Core exercises can be great to develop the core muscles and general fitness to improve rowing performance. Rowers don’t need to put too much emphasis on this aspect of training, but having a well rounder core is important for a rower just like it is for any athlete.
You don’t have to be an olympic athlete to take your rowing seriously enough that you do some extra training to improve your performance. Chances are improved core strength, especially in the lower back, would help with your rowing performance. Let’s have a look at 10 exercises rowers can use in their strength training and a sample workout you can try today.
The benefits of good strength and conditioning protocols within sports have been illustrated again and again. Developing a resilient core musculature is a huge part of these training systems as they can be important in improving performance. Different disciplines require different types of adaptation, but all rowers can feel the benefit from having a well rounded base.
When the full core musculature is taken into account and trained appropriately, it can have a large impact on preventing injury.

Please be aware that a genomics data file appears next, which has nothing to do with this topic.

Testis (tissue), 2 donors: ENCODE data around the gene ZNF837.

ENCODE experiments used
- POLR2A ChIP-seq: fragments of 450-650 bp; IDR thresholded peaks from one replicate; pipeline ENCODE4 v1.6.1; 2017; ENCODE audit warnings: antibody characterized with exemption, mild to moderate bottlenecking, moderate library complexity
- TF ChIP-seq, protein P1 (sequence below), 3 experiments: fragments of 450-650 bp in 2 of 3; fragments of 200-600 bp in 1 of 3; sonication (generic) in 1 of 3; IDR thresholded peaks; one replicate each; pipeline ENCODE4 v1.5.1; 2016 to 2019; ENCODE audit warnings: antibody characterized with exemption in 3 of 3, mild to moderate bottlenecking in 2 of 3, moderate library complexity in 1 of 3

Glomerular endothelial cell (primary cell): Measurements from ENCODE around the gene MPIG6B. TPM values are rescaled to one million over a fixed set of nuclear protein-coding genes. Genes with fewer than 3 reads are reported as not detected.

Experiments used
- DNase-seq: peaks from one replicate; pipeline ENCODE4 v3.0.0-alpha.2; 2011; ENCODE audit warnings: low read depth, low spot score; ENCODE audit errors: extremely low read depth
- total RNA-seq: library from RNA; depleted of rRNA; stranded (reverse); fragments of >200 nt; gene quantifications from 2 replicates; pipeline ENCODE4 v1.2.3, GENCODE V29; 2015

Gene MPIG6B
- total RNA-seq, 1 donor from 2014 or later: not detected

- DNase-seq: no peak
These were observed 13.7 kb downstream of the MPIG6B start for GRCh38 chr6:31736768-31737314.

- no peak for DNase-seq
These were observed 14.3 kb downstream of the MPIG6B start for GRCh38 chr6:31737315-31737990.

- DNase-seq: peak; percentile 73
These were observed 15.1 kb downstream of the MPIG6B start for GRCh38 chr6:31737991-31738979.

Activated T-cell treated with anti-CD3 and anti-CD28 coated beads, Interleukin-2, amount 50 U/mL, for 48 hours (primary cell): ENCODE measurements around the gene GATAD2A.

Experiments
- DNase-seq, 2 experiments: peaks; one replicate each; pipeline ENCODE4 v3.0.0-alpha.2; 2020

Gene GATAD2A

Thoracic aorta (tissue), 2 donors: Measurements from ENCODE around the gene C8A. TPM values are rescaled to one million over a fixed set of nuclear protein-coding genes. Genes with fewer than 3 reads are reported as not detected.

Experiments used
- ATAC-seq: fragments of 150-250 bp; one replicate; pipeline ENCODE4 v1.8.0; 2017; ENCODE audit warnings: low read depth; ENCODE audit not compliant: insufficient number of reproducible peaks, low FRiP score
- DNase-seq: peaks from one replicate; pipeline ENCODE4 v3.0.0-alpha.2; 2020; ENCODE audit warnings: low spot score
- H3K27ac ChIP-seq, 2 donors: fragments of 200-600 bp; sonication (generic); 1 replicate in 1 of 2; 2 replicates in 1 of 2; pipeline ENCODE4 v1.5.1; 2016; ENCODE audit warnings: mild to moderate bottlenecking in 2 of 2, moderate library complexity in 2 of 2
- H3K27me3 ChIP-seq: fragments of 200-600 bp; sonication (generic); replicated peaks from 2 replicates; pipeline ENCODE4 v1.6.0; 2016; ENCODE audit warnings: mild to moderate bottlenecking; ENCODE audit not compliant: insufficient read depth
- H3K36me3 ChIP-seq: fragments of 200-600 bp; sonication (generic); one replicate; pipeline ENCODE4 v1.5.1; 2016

Having a solid core can be the difference between being able to deal with physical strain without getting muscular soreness or not. If your body is strong it will mean the challenges from training will have less of an impact and therefore improve both your recovery from a race.
Complete 3 rounds
Very simple, consistently train the core musculature using all the different movement patterns that the core muscles can produce. Using exercises where you can correctly do the exercise and progressively making the movements more difficult.
Rowing technique does require a strong core musculature, but if you have a strong core, thinking about engaging the core shouldn’t be very necessary. It should engage because it’s required to perform the movement not because you had to think about it.
It will probably produce some adaptation for core strength but will cap pretty quickly and stagnate as it won’t progressively get harder and harder for the core musculature.
It will use the anterior core at the end of the stroke. It will use the spinal erectors a great deal during the pulling phase. It used a great deal of the core musculature but not all of it, like the hip stabilisers.
Yes. The improvements to the core musculature will have some beneficial aspects but once a certain level is achieved the impact will become negligible to performance.
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This resource was written by Sean Klein. Sean Richard Klein has thousands of hours of coaching experience and a BSc in Sports Science with Management from Loughborough University. He owns a gym in Bayonne France, CrossFit Essor, which runs group classes and a Personal training studio.